Throughout this period I kept up with my mechanical dentistry trade secretly hoping that I could learn enough to open my own small business at home. In this day and age, with so many people wanting to establish their own fairly lucrative home business, I can identify with their sentiments completely. I yearned deeply for a chance at independence.
I figured I would get up the courage to ask my grandmother for the seed money necessary to find out where to purchase equipment and I felt sure I could convince her. The ultimate hope was that I would not be forced into having to take my father up on any offer to go live with him ever in the United States. Foreseeing hard times ahead, however, my highest hope was to be able to foot my own costs in my plans to keep up my classes at the Institute and from there eventually continue on to University.
The five more years of secondary education seemed like an eternity, however. I repeatedly had visions that something unforeseen would happen to me- a foreboding of something ruinous to come- as had occurred to my uncle Eric Reid whose life and academic career had been truncated by death.
Back at the Institute I was experiencing the usual peer group pressures although I found myself getting better at sports since entering secondary education. Giving in to the pressures of after school activities I organized a class basketball team.
My leadership amongst my classmates became noteworthy as they all began showing improvement in their game and started winning some games. There was a definite camaraderie developing around us especially in celebrating our prowess after a victory. I started taking them on excursions into my old haunts in the neighborhood particularly to the National Olympic Stadium. We visited the weight room and the area where the boxers trained that I had visited from childhood. My classmates even tried their hand at weightlifting and then gravitated towards the basketball court to practice amongst themselves.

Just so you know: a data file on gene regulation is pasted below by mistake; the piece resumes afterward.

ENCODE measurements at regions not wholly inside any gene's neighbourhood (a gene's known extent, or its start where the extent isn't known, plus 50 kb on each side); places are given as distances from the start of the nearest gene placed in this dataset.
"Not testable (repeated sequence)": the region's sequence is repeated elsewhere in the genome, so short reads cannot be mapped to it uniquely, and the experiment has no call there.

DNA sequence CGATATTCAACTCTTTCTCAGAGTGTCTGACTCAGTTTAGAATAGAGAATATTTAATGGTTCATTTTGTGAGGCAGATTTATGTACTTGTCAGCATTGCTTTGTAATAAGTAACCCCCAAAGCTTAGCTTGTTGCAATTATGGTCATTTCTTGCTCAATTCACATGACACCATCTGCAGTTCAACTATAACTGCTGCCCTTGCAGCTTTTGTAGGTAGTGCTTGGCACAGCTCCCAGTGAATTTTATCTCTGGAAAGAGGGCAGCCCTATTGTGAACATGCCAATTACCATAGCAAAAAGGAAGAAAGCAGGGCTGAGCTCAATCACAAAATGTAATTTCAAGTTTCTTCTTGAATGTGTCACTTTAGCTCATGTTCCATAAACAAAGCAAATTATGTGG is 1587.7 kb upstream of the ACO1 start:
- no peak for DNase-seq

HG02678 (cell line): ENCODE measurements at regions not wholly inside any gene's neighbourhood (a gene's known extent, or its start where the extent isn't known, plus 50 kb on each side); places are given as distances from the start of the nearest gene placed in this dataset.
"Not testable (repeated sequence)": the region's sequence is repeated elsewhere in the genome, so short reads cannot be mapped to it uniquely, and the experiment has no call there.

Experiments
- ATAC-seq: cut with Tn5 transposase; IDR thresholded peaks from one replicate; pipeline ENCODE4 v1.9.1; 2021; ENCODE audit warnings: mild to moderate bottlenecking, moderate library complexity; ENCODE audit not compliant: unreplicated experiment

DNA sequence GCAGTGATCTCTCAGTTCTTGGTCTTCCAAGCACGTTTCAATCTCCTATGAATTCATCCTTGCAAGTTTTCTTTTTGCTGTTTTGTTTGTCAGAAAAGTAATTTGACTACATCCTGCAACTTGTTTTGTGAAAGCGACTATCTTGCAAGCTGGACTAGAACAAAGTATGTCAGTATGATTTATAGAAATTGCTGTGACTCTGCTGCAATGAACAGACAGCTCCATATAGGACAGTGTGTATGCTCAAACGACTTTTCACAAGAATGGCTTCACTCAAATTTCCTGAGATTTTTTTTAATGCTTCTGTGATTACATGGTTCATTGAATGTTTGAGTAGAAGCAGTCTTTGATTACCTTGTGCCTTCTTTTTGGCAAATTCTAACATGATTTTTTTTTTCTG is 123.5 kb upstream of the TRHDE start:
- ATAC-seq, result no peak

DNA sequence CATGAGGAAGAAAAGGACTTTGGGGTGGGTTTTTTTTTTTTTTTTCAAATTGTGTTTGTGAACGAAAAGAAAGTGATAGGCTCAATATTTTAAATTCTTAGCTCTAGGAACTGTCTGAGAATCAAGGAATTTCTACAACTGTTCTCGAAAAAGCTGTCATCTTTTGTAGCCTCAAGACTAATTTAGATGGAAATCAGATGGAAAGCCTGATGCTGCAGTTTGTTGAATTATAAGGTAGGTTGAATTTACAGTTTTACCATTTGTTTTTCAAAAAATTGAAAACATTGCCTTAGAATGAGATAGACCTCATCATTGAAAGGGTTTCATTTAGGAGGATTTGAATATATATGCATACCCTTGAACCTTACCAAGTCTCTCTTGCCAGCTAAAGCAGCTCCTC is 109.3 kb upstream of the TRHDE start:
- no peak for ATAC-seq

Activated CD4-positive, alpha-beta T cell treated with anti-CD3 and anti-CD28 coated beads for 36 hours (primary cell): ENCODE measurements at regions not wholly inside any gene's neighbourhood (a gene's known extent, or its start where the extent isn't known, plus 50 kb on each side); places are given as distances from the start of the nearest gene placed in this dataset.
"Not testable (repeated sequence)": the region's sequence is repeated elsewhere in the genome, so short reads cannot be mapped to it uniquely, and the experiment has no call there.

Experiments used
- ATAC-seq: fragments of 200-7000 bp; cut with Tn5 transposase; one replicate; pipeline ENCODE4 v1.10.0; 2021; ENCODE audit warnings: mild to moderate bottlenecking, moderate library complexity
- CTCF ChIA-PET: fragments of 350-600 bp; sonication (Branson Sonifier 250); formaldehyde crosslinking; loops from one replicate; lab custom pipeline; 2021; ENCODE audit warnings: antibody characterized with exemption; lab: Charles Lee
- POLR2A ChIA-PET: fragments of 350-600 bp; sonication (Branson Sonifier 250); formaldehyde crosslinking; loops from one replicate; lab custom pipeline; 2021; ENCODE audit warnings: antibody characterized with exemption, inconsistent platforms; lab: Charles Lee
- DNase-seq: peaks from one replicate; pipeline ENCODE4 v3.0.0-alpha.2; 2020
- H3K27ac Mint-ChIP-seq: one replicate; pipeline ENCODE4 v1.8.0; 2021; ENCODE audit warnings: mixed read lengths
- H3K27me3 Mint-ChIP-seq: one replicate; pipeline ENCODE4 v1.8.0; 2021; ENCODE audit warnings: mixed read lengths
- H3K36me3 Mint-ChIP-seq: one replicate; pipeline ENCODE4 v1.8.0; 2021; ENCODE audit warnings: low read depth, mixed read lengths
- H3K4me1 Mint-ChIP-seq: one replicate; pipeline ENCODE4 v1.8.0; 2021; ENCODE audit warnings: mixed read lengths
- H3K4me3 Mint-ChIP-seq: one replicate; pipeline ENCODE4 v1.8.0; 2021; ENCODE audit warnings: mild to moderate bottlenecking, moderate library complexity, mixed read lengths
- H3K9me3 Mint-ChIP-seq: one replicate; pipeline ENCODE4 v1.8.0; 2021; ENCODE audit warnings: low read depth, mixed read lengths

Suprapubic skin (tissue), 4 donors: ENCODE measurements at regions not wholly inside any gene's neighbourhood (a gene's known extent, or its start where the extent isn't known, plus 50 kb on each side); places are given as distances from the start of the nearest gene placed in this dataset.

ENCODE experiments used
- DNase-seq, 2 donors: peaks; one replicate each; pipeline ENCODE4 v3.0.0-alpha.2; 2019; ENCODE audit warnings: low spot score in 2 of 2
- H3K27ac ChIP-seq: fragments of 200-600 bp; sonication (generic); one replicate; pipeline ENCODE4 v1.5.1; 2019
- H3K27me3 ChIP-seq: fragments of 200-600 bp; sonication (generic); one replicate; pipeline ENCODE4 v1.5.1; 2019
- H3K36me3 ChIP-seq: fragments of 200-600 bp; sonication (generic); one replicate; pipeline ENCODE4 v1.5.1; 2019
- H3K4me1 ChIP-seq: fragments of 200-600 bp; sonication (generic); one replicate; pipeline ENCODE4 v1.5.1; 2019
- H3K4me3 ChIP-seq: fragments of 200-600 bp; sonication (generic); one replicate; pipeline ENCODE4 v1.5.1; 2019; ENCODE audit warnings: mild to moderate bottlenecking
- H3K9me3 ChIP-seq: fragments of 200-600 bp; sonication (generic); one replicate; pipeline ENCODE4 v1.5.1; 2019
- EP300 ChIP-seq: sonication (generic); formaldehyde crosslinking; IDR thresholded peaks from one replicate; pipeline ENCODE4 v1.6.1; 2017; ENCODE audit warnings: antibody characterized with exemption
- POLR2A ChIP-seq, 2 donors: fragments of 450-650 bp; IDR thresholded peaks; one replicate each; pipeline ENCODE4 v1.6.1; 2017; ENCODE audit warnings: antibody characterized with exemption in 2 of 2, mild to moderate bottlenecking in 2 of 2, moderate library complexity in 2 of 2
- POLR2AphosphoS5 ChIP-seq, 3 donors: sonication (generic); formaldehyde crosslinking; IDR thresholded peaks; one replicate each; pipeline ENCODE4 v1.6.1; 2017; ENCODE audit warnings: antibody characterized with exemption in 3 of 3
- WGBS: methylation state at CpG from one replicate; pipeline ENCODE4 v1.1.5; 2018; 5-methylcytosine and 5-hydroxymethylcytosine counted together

On a couple of evenings at the Olympic Stadium we met boys whom I had played against while attending primary school. I named our team Los Halcones Negros– The Black Hawks– which set pretty well with my classmates. We soon gained a reputation as the Instituto boys who were worthy of being challenged to games with local barrio boys who were eager to show how much better they were at the sport.
As the pivot man I started to show my strength and our class team gained in confidence as they won most of the games away from school. That first year we didn’t win the championship but definitely became a team to be reckoned with as the year ended.
By the end of year leading up to Panama’s November 3rd Independence Day celebration, however, the hullabaloo in the school over The Black Hawks of First Year B Class would be overshadowed by the Physical Education professor’s announcement that everyone in the class would be required to march on that day representing the school. “No one will be exempted,” he said as he dismissed the class.
He didn’t have to prod me as with all my classmates since we were all ready to march in the desfile. It was going to be our first time ever in our lives that we would be able to march in the country’s patriotic celebration. Even today most Panamanian school children have a passion for marching and showing off in the 3rd of November Day parade.
The silence in our usually boisterous group as we filed out of school was indicative of our secret excitement at the prospect of marching. Although we were all accustomed to seeing the marching and the parades since before many of us were old enough to talk, we had all dreamt of the day we would be able to follow in the footsteps of the sharp looking Secondary School marchers.
In my day dreams, however, I got to thinking about my Uncle Eric back around the year 1935 or so and how he had been one of the only young Westindian men who had marched proudly in that sea of young up and coming sons of the youthful Republic of Panama. My visions of my Uncle sent chills of anticipation all over my body and I readily and even sheepishly obeyed my grandmother’s wishes to attend with her Mother Lindo’s church.
I still hoped that my watch over the family’s intellectual advancement would turn out better than my ill fated uncle. But, I couldn’t shake off my adolescent concern for my own safety even following my attendance to the Beji-nite services at Mother Lindo’s.
This story will continue.